Which is more important to national identity, language or religion?

John Myhill (University of Haifa, Israel):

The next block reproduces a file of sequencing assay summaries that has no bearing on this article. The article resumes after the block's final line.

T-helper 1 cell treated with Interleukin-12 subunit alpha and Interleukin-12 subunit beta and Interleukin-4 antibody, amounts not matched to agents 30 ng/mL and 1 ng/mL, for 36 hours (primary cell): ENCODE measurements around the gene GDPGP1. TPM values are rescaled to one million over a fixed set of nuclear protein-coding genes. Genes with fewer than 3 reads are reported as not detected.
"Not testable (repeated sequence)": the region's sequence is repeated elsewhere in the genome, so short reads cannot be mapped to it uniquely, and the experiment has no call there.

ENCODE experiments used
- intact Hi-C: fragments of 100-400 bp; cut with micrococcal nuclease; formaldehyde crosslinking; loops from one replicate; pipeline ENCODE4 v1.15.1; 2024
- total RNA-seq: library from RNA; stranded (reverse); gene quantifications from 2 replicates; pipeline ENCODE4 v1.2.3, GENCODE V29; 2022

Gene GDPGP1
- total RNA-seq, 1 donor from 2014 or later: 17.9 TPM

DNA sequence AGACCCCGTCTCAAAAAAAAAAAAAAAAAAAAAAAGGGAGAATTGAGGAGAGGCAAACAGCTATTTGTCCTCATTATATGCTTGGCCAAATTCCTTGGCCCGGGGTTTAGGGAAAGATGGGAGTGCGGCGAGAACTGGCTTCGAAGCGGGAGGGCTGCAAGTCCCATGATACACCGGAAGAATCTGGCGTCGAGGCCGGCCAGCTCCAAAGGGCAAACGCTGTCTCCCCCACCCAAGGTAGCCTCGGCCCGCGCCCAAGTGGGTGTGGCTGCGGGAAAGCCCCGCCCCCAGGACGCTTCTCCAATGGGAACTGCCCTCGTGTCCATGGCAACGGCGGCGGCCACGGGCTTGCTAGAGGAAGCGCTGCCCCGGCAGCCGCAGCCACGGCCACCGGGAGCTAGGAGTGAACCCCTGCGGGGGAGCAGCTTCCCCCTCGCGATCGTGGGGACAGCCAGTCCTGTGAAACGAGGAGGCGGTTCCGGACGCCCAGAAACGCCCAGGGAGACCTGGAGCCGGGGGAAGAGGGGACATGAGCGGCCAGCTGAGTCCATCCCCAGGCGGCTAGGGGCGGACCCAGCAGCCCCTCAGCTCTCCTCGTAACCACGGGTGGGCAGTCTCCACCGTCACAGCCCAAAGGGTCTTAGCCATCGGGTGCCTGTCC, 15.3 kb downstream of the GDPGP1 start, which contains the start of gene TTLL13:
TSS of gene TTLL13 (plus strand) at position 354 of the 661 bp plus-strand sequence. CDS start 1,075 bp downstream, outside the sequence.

An analysis of essentially all of the nationalist movements in Europe and the Middle East shows that the answer to this question depends in each case upon historical factors, and, in relation to this, whether the religious affiliation in question was originally national or universal. For example, nationalities which developed in the 16th century on the basis of Protestant national churches--the English, the Dutch, the Danes, and the Swedes--could not be combined with Catholics on the basis of linguistic commonality to form a single nationality, which is why the United Kingdom and the United Netherlands fell apart; on the other hand, in cases where Protestantism was adopted by part of the population but a national church did not develop, as with the Germans, the Czechs, and the Hungarians, it was possible to unite Protestants and Catholics into a single nationality on the basis of a common language. Similarly, in cases where Orthodox national churches developed in premodern times--the Bulgarians, the Serbs, the Greeks, and the Russians--these nationalities could not be combined with speakers of the same language with different religious affiliation, which is why Yugoslavia collapsed in the 1990s along religious lines, while on the other hand when Orthodox populations did not form a national church in premodern times, modern nationalities could be formed on the basis of language by combining Orthodox with Catholics, as with the Belarusians, the Ukrainians, and the Romanians, or by combining Orthodox with Catholics and Muslims, as with the Albanians. This theory is also applied to Middle Eastern nationalities to explain conflicts in the past and to predict what will happen in this regard in the future.